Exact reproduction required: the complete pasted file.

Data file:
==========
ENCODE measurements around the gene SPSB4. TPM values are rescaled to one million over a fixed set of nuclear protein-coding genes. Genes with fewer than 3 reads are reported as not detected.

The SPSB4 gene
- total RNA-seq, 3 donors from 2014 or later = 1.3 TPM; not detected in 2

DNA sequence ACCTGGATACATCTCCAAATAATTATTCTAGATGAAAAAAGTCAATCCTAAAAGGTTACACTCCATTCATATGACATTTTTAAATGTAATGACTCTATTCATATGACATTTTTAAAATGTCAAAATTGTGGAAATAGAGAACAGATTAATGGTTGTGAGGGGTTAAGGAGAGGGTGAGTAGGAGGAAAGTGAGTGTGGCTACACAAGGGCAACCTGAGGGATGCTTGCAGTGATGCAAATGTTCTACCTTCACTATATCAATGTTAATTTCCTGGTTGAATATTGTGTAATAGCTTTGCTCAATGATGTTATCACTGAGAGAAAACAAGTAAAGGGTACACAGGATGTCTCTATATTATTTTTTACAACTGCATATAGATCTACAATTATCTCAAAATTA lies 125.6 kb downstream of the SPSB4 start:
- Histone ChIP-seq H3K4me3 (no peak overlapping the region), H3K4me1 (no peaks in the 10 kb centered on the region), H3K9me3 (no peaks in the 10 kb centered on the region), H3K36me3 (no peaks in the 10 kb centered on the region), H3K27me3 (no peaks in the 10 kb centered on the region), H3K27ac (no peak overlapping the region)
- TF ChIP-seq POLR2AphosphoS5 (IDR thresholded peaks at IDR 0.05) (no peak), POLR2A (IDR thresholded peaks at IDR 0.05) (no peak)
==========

ENCODE measurements around the gene SPSB4. TPM values are rescaled to one million over a fixed set of nuclear protein-coding genes. Genes with fewer than 3 reads are reported as not detected.

The SPSB4 gene
- total RNA-seq, 3 donors from 2014 or later = 1.3 TPM; not detected in 2

DNA sequence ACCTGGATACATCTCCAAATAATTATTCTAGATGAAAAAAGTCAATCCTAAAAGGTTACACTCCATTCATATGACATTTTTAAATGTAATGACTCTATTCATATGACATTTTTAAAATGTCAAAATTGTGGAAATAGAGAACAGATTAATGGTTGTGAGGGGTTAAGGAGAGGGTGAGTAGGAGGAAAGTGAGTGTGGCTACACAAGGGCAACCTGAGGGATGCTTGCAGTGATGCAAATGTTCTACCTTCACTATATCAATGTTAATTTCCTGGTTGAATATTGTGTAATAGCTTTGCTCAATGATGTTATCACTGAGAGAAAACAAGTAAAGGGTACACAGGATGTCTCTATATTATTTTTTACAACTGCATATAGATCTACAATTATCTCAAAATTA lies 125.6 kb downstream of the SPSB4 start:
- Histone ChIP-seq H3K4me3 (no peak overlapping the region), H3K4me1 (no peaks in the 10 kb centered on the region), H3K9me3 (no peaks in the 10 kb centered on the region), H3K36me3 (no peaks in the 10 kb centered on the region), H3K27me3 (no peaks in the 10 kb centered on the region), H3K27ac (no peak overlapping the region)
- TF ChIP-seq POLR2AphosphoS5 (IDR thresholded peaks at IDR 0.05) (no peak), POLR2A (IDR thresholded peaks at IDR 0.05) (no peak)